Energy prices are due to fall for millions of customers this autumn, as Ofgem announces the price cap is to be lowered due to falling wholesale energy costs.

The price cap, that came into force in January this year, was introduced to protect 11 million UK households from upsurges to standard variable and default energy tariffs. The legislation is due to be lifted in 2020, however Ofgem can decide to extend it by up to 12 months on three occasions, reviewing the cap every six months.

Households currently on default or standard variable tariffs can now expected to pay around £1,179 a year, a saving of approximately £75. However, customers could be saving hundreds by shopping around for a better energy deal, with over 100 cheaper tariffs available on the market.

Dermot Nolan, Chief Executive of Ofgem, said:

The price caps require suppliers to pass on any savings to customers when their cost to supply electricity and gas falls.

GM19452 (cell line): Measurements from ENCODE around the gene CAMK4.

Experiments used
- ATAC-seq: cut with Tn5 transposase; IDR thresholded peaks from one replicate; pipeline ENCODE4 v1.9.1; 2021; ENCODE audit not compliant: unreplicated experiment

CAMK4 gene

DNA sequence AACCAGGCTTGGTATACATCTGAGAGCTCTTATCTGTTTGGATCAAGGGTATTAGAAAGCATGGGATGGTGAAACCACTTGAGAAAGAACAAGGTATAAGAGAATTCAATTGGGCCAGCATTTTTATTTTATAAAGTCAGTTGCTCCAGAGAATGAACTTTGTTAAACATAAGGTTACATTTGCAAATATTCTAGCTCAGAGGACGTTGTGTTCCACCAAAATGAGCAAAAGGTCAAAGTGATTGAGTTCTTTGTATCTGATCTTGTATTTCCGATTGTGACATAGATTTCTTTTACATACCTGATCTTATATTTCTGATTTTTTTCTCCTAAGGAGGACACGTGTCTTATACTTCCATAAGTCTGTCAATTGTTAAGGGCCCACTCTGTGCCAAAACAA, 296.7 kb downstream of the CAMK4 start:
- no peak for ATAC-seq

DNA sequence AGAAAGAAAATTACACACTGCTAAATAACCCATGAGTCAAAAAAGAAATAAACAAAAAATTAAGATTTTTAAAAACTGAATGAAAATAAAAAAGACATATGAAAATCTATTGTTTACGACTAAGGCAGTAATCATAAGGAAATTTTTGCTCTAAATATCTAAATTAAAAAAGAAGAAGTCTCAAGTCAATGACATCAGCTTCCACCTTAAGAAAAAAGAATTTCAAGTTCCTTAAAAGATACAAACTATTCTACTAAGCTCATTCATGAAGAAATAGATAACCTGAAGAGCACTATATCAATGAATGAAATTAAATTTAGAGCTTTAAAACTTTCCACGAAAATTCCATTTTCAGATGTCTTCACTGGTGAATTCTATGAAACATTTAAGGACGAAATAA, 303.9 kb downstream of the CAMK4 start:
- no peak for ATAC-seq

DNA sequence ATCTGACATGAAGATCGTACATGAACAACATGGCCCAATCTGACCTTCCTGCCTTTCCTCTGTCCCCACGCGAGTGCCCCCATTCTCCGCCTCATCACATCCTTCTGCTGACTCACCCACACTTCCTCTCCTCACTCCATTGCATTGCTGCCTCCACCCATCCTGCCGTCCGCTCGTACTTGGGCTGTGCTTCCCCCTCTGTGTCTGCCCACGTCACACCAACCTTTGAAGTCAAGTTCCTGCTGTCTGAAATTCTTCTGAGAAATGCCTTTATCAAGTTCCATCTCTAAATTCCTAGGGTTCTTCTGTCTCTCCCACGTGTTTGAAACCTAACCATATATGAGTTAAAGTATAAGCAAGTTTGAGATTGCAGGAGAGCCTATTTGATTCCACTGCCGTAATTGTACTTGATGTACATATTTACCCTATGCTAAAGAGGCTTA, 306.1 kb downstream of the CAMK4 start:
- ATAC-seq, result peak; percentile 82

This means the energy bills of around 15 million customers on default deals or pre-payment meters will fall this winter to reflect the reduction in cost of wholesale energy.

 

These customers can be confident that whatever happens, the price they pay for their energy reflects the costs of supplying it.

 

Households can cut their bills further in time for winter, and we would encourage all customers to shop around to get themselves the best deal possible for their energy.

Ofgem lowers price cap due to falling wholesale costs